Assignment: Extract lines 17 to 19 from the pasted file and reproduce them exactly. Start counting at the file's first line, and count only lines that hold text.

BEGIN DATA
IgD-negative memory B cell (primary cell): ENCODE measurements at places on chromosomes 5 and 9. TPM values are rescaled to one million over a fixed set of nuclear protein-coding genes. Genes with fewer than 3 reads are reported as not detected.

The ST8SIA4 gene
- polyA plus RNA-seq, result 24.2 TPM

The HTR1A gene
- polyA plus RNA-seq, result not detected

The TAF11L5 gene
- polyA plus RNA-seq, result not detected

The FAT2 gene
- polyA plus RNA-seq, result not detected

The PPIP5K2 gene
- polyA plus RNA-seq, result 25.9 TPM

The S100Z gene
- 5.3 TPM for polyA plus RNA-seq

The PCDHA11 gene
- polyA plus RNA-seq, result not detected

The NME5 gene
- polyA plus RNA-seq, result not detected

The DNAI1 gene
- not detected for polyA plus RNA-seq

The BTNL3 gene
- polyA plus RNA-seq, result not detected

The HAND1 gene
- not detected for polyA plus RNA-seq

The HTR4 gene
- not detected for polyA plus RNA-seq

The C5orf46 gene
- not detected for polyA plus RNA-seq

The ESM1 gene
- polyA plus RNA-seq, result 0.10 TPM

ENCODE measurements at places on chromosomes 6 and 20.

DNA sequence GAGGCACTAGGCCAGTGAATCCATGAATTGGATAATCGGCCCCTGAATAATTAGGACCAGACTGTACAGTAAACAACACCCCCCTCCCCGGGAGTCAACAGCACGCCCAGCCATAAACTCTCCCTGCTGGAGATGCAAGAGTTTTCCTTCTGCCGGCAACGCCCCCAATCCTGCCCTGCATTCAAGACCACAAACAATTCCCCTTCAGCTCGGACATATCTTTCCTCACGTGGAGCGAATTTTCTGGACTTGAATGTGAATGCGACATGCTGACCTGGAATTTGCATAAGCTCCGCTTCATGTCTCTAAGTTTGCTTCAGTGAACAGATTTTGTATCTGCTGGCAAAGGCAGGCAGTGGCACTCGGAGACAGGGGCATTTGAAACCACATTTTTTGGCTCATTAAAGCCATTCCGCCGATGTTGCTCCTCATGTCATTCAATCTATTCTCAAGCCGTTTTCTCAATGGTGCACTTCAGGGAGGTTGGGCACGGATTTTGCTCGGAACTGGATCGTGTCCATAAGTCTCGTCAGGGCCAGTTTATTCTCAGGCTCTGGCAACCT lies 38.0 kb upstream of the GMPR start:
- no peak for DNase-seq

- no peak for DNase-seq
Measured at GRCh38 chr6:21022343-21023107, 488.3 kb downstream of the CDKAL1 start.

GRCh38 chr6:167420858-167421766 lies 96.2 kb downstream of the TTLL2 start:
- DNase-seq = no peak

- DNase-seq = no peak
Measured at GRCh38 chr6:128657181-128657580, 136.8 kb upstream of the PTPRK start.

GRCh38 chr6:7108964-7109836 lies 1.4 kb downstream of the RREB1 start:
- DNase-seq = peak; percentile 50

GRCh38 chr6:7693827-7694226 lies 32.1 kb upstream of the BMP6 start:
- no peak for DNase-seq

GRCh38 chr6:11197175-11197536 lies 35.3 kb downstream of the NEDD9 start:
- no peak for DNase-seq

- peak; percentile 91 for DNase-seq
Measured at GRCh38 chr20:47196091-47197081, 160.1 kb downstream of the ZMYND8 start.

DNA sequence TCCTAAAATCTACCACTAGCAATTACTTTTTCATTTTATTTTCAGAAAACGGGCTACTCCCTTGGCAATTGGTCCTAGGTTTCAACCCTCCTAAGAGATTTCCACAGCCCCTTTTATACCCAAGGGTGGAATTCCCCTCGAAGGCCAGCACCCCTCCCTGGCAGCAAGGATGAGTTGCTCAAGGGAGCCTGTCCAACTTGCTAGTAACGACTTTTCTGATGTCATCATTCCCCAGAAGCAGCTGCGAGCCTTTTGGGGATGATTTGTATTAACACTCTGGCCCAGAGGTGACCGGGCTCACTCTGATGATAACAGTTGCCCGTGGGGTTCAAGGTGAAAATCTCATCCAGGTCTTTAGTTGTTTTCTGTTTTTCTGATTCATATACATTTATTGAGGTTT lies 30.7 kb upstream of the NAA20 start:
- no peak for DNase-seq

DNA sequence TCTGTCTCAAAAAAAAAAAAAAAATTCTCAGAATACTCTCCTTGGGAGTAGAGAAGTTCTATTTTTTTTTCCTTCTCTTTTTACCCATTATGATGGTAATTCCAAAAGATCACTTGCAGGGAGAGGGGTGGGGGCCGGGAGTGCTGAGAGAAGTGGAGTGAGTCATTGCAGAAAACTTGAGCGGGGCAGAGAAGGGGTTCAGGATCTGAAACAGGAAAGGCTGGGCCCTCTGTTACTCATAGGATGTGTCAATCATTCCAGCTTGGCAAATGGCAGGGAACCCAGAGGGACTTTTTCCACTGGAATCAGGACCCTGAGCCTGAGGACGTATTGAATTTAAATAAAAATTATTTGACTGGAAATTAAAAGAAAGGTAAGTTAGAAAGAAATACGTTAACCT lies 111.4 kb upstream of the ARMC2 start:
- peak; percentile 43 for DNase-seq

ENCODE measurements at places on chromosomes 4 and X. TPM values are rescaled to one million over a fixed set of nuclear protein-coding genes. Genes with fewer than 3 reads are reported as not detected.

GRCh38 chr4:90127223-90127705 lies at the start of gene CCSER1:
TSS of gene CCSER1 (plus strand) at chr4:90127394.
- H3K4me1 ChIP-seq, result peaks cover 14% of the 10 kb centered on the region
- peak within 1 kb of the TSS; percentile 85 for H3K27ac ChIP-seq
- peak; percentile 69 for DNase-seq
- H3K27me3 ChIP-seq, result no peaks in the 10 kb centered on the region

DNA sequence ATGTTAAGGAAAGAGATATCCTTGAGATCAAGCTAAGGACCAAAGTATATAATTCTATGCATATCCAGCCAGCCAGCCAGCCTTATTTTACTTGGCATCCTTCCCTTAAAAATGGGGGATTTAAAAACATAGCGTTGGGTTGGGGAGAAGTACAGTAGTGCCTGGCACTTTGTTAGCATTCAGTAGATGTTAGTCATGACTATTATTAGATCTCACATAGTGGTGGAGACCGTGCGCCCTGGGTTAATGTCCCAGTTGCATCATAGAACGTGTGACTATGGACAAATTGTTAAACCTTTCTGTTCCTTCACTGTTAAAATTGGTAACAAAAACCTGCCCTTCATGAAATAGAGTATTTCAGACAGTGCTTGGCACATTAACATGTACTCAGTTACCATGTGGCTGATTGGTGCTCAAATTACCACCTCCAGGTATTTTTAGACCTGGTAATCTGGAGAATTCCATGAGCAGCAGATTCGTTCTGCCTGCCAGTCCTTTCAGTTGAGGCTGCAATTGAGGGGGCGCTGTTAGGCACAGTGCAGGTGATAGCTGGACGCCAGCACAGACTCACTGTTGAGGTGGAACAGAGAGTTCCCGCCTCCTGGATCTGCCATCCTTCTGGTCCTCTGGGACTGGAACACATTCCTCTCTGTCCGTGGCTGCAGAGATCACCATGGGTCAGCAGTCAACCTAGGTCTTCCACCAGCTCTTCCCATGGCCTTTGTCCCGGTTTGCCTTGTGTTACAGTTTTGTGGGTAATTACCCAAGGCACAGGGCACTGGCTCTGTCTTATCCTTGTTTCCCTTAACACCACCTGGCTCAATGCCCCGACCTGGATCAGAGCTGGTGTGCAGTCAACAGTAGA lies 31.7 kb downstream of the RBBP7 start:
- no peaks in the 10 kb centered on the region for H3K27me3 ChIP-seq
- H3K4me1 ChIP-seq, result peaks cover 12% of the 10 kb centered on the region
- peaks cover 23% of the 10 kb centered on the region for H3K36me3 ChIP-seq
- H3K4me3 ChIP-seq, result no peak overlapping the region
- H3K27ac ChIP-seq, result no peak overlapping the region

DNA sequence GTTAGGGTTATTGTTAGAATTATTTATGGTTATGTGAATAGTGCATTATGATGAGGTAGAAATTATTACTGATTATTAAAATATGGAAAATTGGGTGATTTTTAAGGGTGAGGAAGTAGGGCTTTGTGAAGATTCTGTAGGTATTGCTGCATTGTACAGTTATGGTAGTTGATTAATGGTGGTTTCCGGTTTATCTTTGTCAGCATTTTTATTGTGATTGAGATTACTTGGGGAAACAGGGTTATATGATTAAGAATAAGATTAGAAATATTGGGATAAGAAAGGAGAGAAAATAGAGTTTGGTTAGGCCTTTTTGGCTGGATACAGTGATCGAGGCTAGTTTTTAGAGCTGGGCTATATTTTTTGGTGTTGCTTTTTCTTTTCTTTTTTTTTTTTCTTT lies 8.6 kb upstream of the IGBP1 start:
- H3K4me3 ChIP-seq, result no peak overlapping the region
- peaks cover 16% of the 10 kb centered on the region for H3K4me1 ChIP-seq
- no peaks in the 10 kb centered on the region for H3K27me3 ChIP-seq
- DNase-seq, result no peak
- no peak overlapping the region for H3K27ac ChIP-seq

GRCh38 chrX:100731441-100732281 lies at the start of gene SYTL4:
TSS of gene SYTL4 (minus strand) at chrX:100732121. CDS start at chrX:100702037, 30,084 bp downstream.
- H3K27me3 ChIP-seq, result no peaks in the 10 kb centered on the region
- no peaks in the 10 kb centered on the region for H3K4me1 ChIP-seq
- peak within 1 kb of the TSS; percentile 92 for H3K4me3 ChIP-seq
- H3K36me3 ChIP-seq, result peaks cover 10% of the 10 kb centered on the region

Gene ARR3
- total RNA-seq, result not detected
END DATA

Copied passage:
- polyA plus RNA-seq, result not detected

The DNAI1 gene
- not detected for polyA plus RNA-seq